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Old 08-04-2011, 03:07 PM
 
85,373 posts, read 82,887,213 times
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tax rates are not that simple or low depending on each persons situation.

at higher incomes its very easy to hit the amt tax which is a flat rate from pretty much dollar one with most deductions eliminated. that carrys over to the state level.

here in nyc when i trip the amt tax if i have a large capital gain its a 40% tax rate almost from dollar one with state and local taxes included
. if your self employed throw on more for social security and medicare . the rate is pretty high once that amt is tripped.

Last edited by mathjak107; 08-04-2011 at 03:23 PM..
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Old 08-04-2011, 03:39 PM
 
Location: West Orange, NJ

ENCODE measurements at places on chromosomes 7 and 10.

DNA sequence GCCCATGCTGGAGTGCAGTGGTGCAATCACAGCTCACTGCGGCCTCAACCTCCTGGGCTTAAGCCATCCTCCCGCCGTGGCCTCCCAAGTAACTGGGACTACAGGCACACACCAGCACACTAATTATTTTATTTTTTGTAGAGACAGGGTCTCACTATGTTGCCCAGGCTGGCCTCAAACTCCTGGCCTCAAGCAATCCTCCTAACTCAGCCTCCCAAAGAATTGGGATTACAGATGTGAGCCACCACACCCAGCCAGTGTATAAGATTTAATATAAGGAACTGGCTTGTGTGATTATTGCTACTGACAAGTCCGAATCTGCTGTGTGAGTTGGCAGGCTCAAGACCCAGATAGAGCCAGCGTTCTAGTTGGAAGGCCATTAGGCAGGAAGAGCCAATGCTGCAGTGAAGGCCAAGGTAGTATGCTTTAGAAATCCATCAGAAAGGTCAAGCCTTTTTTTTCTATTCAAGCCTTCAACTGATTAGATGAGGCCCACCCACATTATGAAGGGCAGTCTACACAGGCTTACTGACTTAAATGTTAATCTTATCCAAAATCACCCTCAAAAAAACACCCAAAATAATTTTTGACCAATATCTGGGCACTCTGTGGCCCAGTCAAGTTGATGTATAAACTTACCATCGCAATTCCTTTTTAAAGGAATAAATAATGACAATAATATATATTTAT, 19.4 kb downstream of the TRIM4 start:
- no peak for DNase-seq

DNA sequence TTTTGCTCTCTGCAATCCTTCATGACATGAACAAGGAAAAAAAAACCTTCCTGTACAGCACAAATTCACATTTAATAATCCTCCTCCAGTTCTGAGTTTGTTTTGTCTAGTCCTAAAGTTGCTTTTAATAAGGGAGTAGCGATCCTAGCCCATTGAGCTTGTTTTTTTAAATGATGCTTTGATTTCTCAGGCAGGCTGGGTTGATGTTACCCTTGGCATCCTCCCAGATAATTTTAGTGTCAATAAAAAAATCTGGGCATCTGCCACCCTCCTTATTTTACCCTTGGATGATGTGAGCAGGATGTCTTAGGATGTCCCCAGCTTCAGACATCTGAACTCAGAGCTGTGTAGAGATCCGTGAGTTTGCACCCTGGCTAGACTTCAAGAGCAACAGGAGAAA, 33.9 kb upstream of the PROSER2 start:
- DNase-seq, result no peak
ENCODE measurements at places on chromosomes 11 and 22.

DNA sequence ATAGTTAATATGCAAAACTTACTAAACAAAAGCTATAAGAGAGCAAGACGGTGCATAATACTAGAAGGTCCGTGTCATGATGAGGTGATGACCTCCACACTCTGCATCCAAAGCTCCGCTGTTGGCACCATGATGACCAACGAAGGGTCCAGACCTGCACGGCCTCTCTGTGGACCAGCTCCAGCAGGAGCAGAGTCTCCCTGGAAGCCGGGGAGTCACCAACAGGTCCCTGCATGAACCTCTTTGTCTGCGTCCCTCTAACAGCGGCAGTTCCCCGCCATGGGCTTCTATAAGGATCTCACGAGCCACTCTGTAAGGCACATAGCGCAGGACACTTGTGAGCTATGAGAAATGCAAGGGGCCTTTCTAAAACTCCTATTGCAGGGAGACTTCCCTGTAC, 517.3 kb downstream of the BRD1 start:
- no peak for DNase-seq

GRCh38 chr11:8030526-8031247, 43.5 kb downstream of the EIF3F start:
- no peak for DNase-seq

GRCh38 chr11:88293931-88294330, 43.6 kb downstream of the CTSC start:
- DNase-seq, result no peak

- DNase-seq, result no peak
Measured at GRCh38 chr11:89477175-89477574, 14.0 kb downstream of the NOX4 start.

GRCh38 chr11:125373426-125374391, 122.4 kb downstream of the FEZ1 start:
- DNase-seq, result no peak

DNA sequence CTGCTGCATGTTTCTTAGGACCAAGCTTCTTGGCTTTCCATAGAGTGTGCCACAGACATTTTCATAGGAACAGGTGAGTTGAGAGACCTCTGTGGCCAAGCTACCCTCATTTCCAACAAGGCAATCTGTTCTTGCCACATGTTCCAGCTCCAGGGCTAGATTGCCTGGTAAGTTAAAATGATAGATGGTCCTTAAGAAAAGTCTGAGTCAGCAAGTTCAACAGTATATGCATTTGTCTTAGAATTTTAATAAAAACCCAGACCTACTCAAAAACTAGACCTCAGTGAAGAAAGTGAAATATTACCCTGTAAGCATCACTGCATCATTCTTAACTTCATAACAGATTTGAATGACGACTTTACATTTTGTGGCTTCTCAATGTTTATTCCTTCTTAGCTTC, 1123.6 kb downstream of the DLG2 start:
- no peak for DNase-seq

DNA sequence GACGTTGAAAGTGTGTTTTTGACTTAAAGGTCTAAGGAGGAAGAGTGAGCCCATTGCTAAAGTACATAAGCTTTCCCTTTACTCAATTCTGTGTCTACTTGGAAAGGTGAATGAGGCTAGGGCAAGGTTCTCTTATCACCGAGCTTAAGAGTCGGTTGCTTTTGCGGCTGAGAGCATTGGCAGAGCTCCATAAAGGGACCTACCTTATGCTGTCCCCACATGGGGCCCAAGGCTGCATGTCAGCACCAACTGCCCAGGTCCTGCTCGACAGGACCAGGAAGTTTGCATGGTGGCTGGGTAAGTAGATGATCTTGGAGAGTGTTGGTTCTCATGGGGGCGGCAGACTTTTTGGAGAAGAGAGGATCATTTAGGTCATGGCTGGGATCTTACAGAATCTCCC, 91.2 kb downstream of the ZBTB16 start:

12,545 posts, read 19,475,293 times
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Quote:
Originally Posted by GreenScoutII View Post
This is one area where I agree with the conservatives to a great extent. I have no problem with the various social programs and saftey nets, BUT, I also think that everyone should have to contribute something to the system.

A country in which nearly half of it's citizens pay no taxes at all is going to have a tough time funding much of anything at all.
while i agree that everyone should pay taxes, that number that is widely used to display that 47% of people don't pay taxes includes a substantial population of people who work in high school and college and might make $4,000/yr. i don't know what the figure is now, but when i was in high school, if you made less than $4,000/yr, you got all of your federal income taxes refunded to you. you still paid social security and medicare taxes though. so to say that they contribue NO taxes is false.